Poems say wake up, use language as weapons of nonviolent mass creation that see and hear and reconfigure Whitman’s “I singthebodyelectric.”Poemsshout,“Bringjusticetothevictims of systemic social injustice.“ Poems employ Satyagraha to speak language with the force of one’s entire body.

Denise Levertov speaks it forward in her poem, “Beginners,” published in this issue and dedicated to the memory of Karen Silkwood, who blew the whistle on faulty nuclear plant practices and paid for it with her “mysterious” death, and to Eliot Gralla, who had also died not long before the poem was published.


‘From too much love of living,
Hope and desire set free,
Even the weariest river
Winds somewhere to the sea—’

But we have only begun
to love the earth.
We have only begun
to imagine the fullness of life.
How could we tire of hope?
—so much is in bud.
How can desire fail?
—we have only begun
to imagine justice and mercy,
only begun to envision
how it might be
to live as siblings with beast and flower,
not as oppressors.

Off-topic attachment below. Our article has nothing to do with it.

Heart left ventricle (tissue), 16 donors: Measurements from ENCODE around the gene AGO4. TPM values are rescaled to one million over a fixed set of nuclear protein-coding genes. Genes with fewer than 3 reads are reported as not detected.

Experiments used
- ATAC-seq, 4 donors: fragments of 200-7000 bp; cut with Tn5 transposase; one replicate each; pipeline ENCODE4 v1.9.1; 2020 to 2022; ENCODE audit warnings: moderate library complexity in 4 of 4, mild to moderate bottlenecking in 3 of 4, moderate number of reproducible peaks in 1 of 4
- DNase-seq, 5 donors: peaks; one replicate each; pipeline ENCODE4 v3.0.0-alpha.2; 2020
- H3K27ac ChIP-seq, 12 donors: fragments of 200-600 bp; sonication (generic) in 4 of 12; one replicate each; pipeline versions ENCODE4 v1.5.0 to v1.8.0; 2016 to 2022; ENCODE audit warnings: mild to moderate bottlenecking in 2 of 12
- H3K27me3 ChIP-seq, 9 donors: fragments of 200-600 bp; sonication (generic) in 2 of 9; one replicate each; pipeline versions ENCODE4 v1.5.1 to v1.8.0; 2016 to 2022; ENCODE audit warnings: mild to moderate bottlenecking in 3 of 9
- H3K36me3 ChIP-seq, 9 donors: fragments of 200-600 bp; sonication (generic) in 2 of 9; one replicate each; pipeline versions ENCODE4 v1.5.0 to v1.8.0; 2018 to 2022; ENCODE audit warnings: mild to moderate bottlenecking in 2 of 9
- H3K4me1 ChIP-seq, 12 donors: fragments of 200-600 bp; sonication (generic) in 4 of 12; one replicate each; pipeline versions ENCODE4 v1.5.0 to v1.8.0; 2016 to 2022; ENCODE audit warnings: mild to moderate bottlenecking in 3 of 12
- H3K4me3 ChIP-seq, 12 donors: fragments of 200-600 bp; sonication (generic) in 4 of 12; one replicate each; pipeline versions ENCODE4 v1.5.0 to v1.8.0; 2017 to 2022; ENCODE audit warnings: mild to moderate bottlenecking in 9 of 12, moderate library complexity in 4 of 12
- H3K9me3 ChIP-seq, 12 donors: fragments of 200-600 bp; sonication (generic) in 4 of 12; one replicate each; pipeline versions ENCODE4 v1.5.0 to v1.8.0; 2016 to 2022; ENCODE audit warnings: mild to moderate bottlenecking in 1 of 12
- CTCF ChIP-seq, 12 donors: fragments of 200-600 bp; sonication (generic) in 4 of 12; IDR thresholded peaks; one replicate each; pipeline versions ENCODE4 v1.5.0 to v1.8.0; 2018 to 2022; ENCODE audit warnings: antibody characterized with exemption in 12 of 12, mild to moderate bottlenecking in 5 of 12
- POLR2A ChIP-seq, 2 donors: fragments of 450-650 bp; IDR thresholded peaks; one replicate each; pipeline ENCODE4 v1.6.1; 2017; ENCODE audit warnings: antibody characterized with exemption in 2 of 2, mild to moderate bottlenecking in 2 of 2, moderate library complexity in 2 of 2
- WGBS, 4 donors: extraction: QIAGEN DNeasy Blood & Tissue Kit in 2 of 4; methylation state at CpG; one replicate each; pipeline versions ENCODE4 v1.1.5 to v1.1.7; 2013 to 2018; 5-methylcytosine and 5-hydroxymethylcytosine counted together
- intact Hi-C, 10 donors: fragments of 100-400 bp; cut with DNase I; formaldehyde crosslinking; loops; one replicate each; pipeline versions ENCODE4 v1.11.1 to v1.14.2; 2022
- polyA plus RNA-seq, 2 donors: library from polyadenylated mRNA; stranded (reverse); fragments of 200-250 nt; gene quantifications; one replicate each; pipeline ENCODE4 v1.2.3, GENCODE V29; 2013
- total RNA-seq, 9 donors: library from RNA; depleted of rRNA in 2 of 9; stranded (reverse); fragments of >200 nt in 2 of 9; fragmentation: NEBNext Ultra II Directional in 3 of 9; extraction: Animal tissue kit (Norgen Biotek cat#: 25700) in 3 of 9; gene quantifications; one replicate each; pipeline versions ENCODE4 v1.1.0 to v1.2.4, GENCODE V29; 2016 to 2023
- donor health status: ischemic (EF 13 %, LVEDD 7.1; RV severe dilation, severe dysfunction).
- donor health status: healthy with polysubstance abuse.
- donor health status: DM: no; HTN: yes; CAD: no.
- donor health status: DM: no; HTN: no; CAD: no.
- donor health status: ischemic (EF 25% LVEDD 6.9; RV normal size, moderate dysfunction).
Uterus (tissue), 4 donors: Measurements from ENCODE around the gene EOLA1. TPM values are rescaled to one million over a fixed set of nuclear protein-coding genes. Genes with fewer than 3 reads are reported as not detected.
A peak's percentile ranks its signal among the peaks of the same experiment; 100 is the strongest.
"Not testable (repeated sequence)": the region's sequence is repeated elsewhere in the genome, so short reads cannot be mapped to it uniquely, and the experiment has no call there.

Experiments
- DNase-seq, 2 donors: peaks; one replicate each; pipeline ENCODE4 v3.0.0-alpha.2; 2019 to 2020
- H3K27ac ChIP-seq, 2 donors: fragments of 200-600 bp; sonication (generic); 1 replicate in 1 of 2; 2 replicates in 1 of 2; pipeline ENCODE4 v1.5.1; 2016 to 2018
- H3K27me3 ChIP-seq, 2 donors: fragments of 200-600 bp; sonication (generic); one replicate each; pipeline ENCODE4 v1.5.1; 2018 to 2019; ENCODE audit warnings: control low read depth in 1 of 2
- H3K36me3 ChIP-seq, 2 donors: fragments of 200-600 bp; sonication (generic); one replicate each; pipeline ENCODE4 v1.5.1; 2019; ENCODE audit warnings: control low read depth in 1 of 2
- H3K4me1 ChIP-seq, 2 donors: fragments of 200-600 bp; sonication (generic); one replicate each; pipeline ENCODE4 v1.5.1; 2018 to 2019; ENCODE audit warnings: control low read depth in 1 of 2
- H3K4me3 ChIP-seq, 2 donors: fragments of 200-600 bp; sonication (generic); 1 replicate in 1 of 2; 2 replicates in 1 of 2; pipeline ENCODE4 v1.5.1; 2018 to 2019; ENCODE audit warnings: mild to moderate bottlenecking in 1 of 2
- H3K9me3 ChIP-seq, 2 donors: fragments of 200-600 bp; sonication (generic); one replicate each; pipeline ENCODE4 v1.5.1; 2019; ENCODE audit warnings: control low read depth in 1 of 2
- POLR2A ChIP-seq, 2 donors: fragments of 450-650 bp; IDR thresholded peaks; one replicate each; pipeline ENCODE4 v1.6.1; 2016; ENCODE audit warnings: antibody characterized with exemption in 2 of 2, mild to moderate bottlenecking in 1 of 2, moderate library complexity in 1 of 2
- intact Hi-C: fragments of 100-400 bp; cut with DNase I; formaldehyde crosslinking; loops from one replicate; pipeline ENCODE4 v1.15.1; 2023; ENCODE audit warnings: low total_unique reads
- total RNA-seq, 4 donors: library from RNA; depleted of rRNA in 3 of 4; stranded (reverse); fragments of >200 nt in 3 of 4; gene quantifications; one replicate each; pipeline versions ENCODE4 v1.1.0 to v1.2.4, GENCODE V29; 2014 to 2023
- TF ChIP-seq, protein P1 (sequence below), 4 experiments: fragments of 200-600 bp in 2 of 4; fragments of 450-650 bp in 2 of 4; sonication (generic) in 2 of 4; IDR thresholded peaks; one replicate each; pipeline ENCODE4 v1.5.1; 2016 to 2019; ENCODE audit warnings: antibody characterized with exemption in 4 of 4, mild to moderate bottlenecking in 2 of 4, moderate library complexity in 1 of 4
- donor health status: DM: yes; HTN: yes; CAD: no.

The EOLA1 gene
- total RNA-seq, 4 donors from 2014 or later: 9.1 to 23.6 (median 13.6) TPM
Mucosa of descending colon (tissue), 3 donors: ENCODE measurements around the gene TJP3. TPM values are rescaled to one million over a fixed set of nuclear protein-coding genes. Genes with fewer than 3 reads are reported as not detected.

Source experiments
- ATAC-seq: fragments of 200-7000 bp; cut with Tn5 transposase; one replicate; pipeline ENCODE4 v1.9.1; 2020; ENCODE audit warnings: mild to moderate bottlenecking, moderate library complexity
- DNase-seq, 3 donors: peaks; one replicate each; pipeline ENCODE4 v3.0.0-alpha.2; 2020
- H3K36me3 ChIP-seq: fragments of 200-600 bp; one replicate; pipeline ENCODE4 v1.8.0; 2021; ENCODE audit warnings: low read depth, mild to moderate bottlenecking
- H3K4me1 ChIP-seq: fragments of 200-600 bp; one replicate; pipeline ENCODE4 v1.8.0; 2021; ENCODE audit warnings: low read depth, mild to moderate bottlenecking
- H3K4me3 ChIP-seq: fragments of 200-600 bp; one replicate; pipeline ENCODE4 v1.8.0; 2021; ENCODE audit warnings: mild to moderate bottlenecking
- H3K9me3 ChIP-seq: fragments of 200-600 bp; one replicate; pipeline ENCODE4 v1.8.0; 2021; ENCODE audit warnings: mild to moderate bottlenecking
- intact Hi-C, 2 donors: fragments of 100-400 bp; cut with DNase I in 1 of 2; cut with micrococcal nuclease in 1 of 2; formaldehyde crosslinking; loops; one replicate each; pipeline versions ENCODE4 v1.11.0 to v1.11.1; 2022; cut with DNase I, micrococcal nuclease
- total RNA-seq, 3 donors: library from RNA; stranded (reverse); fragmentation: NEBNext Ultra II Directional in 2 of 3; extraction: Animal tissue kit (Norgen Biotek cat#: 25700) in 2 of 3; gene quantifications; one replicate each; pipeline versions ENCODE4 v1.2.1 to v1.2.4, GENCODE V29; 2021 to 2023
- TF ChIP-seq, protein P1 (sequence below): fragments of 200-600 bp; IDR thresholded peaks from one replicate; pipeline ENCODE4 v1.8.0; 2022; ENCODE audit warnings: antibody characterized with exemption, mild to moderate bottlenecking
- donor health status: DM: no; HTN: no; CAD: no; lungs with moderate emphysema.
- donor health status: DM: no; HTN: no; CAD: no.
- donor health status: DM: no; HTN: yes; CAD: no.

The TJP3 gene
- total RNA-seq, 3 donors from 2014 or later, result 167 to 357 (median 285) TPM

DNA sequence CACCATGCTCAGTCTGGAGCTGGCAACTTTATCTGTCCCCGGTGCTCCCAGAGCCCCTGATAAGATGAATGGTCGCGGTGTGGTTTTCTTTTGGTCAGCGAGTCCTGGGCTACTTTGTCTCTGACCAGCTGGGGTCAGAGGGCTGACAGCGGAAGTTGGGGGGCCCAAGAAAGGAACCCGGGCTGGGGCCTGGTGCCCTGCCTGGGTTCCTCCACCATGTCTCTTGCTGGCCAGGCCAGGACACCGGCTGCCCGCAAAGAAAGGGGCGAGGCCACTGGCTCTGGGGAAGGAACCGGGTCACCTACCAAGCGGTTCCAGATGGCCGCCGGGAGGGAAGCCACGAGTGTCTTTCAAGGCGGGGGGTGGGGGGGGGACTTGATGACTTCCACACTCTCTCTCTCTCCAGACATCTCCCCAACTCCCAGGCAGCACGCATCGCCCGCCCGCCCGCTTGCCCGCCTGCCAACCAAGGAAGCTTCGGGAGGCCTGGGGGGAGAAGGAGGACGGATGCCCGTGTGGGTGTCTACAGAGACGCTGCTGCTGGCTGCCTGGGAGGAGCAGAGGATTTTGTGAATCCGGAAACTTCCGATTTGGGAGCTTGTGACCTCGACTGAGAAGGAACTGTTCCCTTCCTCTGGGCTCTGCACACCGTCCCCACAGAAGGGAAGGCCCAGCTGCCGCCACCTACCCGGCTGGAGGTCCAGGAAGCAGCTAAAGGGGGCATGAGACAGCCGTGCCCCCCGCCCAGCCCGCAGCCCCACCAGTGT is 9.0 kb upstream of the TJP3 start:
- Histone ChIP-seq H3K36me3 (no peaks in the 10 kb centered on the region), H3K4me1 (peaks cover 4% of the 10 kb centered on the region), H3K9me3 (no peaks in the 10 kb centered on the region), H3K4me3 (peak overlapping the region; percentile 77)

Surely our river
cannot already be hastening
into the sea of nonbeing?
Surely it cannot
drag, in the silt,
all that is innocent?
Not yet, not yet—
there is too much broken
that must be mended,
too much hurt we have done to each other
that cannot yet be forgiven.
We have only begun to know
the power that is in us if we would join
our solitudes in the communion of struggle.
So much is unfolding that must
complete its gesture,
so much is in bud.


As I write this I have just returned from a compelling, con- tentious conference in Missoula, Montana, called Thinking Its Presence: The Racial Imaginary. Fellow writers and filmmakers pushed my understanding of white privilege and the incomplete conversation concerning the relationship between race and the imagination. Without doubt the reproduction of stereotypical intuitionalformsofviolencecensortheneedforopendialogue amongst all of us. Many of the stories and poems have been torn from the archives of history. These stories seize the trauma of history for all of us who live in this country.